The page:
Tyrone Fenderson on Black History Month and How to Support Black Businesses
Mobile, AL Market Leader Tyrone Fenderson with Easy Heating & Cooling owner Enoch L. Smith
Tyrone Fenderson—Synovus’ Mobile, Alabama Market Leader—has worked in banking for over 30 years. Over that time, he’s done it all, from part-time teller to commercial credit analyst to management. He boomeranged back to Synovus nearly three years ago to help execute the region’s strategy and growth plan.
As a longtime banking veteran, he’s watched the financial services industry evolve in response to the ever-changing business landscape, especially as it pertains to black-owned businesses. From his vantage point, for black business owners to flourish, it all comes down to access to capital, and that’s where financial institutions can step in and make a difference.
“Access to capital is about having the financial resources to grow,” he says. “When you think about our country’s history and the role wealth has played in the growth of small businesses, you have to appreciate the significance of personal wealth as a principal source of capital.”
He points out that while many people have talent, that doesn’t always mean they understand the best financial steps to take, making having a supportive financial institution even more crucial. And while plenty of people can start businesses with money from their savings, minority businesses have historically had a challenge accessing the funds (debt or equity) needed to grow.
“If you don’t have the funds in your savings account or a wealthy relative, you have to go a bank, and historically that’s been a challenge for myriad reasons. There is still a capital gap,” he says. If a business doesn’t have critical access to capital, it begs the question of how these businesses can build despite the challenges created by limited financial resources.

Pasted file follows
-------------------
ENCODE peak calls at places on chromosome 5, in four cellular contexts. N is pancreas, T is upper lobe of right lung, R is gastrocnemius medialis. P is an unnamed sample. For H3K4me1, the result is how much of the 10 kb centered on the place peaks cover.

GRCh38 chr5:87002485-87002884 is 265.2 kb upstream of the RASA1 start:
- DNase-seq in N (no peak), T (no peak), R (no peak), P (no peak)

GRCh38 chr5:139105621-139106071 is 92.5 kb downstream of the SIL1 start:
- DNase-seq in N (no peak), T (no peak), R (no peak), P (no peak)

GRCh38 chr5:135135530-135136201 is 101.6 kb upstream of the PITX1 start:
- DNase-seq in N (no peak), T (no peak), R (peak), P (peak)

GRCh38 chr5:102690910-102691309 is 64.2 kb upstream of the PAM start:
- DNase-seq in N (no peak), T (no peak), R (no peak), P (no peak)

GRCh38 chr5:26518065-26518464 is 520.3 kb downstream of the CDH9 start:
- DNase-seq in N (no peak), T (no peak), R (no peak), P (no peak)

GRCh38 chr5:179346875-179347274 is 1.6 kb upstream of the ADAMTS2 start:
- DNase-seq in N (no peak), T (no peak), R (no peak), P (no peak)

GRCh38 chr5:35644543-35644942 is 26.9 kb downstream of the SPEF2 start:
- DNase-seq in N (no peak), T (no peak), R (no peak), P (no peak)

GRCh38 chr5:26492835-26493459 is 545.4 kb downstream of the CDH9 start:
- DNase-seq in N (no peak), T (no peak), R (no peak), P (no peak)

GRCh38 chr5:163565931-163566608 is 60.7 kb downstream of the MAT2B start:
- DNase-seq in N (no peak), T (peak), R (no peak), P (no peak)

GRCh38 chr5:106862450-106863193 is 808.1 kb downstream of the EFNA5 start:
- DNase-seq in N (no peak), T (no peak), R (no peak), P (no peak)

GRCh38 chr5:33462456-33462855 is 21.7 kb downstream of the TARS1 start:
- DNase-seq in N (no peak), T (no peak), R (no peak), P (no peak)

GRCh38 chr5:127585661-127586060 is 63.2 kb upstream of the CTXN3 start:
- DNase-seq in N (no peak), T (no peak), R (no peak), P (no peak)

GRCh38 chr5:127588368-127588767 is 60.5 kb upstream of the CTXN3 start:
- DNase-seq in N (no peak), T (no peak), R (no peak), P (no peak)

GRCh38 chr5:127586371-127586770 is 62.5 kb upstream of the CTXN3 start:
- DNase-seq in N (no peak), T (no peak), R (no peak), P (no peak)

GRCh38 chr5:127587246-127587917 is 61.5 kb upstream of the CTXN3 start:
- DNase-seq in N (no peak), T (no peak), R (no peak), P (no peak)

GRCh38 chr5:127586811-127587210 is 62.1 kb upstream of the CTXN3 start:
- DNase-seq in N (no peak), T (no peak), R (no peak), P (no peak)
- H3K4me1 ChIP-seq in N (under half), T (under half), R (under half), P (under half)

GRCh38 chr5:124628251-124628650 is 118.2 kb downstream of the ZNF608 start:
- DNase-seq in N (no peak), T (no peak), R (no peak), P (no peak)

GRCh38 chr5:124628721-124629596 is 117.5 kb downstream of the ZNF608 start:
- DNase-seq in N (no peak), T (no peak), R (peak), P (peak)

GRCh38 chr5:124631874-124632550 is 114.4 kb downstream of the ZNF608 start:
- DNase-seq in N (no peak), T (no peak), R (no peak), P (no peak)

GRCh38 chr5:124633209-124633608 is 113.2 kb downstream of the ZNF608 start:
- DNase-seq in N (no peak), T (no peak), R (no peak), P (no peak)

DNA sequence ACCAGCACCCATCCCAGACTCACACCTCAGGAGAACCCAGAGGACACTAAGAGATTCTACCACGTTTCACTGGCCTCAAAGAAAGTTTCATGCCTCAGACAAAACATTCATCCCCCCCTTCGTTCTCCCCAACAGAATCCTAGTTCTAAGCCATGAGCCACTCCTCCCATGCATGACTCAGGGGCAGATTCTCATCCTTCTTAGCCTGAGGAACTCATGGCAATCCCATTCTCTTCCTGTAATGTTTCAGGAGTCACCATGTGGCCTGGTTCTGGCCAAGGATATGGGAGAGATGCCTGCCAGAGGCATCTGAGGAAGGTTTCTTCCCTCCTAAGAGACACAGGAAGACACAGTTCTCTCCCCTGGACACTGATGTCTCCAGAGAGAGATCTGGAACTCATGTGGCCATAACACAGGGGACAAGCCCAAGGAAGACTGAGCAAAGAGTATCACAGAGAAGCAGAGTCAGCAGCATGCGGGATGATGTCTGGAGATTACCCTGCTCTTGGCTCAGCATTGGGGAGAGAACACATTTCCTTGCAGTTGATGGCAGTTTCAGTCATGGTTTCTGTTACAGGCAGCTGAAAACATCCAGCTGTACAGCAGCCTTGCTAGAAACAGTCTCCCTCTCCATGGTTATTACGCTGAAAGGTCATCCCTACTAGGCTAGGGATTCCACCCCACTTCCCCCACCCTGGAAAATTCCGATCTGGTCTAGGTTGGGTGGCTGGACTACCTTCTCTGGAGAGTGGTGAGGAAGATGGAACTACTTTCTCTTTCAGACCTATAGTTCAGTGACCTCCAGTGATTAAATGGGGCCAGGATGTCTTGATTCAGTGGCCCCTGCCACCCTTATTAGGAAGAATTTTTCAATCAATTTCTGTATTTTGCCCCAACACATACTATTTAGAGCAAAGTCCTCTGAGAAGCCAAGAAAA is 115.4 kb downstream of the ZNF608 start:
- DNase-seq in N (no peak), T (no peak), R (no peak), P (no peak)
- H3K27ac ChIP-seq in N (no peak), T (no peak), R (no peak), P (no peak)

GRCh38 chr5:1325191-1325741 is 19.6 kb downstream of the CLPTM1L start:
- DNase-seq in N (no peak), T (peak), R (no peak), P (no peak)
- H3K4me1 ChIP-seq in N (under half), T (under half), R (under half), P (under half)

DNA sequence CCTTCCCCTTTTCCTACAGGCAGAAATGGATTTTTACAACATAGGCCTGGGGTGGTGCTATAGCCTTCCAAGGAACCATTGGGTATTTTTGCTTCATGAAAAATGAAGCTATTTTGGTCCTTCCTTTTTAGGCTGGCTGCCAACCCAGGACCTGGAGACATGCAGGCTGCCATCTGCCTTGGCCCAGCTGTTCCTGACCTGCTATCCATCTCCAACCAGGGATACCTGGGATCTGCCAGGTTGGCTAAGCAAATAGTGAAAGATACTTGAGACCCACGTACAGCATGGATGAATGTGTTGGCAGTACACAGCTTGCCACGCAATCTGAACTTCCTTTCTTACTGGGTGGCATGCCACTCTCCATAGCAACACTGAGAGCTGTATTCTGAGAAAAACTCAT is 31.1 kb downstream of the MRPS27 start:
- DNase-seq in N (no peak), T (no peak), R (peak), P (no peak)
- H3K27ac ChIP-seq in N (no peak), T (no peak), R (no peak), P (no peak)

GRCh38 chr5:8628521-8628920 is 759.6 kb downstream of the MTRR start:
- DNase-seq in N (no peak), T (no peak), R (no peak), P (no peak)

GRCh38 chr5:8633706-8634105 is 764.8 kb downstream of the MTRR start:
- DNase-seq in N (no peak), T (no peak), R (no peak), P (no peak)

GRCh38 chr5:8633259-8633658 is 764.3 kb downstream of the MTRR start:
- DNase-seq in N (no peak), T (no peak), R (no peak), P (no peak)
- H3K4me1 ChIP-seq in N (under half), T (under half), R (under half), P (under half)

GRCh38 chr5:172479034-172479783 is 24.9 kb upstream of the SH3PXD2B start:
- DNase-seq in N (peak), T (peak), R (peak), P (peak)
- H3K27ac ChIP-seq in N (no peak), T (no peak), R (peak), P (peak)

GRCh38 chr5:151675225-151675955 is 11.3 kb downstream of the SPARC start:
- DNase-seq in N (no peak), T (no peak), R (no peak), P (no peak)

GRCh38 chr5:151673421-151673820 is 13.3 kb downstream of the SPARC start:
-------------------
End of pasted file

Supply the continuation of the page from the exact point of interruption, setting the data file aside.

Raising awareness of minority-owned businesses is one concrete way to help, as getting a business’ name out there is still an effective way to help them grow. Which is why Fenderson wanted to take this opportunity to raise up a black-owned business in his community, Easy Heating & Cooling.
Mobile-based Easy Heating & Cooling, Inc. is an award-winning business owned and operated by Enoch L. Smith. Mr. Smith understands that building a successful business is a daily grind and aims to be a hero for his clients every day, even wearing a signature cape to drive the point home. To illustrate his commitment to going above and beyond for his customers (and to show off his superior service skills), he responds to emergency calls on Easter Sunday. In the process, the company earned at least one customer for life.
“Now, that customer uses Easy Heating & Cooling for everything,” said Smith.
Of course, it’s not on individuals alone to help lift up these businesses. To Fenderson, large corporations, like banks, can also help by continuing to push supplier diversity.
He says that companies should continue to expand DEI initiatives in support of broader and more systemic economic goals that drive spending with Black-owned vendors, which ultimately contributes to their source of capital and helps those businesses grow. And while supporting Black-owned businesses during Black History Month is important, so is supporting them ever day of the year.
It all plays into his hope for the Black business community as a whole. “Business owners want a legitimate chance to win. These owners have developed a demand-rich product. They know and understand the need to build relationships and network for opportunity,” he says. “When it’s all said and done, they want access capital, they want to grow their business and they want to do these things in their own skin based on the quality and value of their product."